ERIC Number: EJ820732
Record Type: Journal
Publication Date: 2008-Nov-7
Reference Count: 0
The Birth of "Frankenstein"
Chronicle of Higher Education, v55 n11 pB12 Nov 2008
Nobody shouts "It's alive!" in the novel that gave birth to Frankenstein's monster. "Frankenstein, or the Modern Prometheus," does not feature mad scientists messing around with beakers in laboratories, nor does it deliver any bug-eyed assistants named Igor. Hollywood has given people those stock images, but the story of the monster and his maker owes its essential power to the imagination of an 18-year-old woman and the waking nightmare she had by the shores of Lake Geneva one rainy summer almost 200 years ago. If, that is, one believes that Mary Wollstonecraft Shelley really was the genius behind one of the most enduring tales of existential horror. Almost from the moment that it was published anonymously on New Year's Day 1818, "Frankenstein" had readers and critics arguing over its origins. Early rumor held that it wasn't Mary Shelley, but her husband, the Romantic poet Percy Bysshe Shelley, who deserved the credit. (Or the blame; some early readers were outraged by the novel's idea that a man could play God and create life.) This article reports on a new edition of the novel which sheds light on the Shelleys' collaborative relationship.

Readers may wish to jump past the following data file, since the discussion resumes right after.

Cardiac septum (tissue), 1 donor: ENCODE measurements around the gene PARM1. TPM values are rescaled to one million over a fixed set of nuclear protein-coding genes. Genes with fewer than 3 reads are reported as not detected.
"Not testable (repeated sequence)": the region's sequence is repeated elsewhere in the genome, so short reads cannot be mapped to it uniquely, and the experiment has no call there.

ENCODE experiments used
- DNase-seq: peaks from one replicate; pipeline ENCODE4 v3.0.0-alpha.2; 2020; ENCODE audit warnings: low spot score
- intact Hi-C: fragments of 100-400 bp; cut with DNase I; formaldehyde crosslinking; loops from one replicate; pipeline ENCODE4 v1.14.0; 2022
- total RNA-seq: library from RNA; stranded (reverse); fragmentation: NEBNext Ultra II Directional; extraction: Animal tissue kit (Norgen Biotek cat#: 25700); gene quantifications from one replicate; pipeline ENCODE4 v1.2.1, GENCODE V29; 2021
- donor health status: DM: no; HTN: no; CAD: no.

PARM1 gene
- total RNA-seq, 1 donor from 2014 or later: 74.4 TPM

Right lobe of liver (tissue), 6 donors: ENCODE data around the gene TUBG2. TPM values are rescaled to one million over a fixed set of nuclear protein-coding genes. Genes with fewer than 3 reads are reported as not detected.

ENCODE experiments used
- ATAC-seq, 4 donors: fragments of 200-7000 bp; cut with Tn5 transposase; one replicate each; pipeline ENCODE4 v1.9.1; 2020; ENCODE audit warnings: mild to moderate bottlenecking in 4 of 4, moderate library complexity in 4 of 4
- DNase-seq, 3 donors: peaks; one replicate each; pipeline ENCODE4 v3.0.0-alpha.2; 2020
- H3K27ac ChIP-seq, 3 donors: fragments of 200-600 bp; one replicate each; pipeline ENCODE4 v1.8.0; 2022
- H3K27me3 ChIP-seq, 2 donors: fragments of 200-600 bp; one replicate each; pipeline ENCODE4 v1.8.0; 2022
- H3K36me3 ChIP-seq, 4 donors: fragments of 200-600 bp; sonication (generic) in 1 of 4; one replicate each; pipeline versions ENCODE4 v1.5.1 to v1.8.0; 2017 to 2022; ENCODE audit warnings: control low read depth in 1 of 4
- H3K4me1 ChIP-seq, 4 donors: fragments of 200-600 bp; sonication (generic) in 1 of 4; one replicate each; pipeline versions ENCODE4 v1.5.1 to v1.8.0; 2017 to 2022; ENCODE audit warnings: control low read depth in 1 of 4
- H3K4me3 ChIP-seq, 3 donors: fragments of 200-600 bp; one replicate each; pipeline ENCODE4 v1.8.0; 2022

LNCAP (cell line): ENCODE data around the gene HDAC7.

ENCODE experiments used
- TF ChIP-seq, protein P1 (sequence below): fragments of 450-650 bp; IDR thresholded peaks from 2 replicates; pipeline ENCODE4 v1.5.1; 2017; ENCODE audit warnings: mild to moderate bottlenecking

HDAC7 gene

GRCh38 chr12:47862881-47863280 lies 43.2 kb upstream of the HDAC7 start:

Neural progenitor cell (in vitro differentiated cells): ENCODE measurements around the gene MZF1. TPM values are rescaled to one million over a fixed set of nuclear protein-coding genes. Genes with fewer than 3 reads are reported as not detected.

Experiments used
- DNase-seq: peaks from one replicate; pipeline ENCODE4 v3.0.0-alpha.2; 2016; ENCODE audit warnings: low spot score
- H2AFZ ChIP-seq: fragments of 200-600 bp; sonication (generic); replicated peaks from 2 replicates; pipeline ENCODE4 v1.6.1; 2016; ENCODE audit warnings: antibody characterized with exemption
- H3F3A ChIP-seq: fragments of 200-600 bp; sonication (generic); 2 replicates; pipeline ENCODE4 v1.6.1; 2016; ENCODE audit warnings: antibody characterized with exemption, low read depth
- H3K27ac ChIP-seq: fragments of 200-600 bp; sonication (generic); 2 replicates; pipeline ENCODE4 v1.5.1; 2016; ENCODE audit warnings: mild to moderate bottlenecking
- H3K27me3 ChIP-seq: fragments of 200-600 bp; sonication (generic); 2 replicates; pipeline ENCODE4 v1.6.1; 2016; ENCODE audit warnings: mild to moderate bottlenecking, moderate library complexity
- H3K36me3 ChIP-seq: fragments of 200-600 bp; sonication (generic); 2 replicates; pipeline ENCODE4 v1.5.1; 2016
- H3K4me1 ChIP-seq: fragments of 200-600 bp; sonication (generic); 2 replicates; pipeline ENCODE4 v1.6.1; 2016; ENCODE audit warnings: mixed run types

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Publication Type: Journal Articles; Reports - Descriptive
Education Level: N/A
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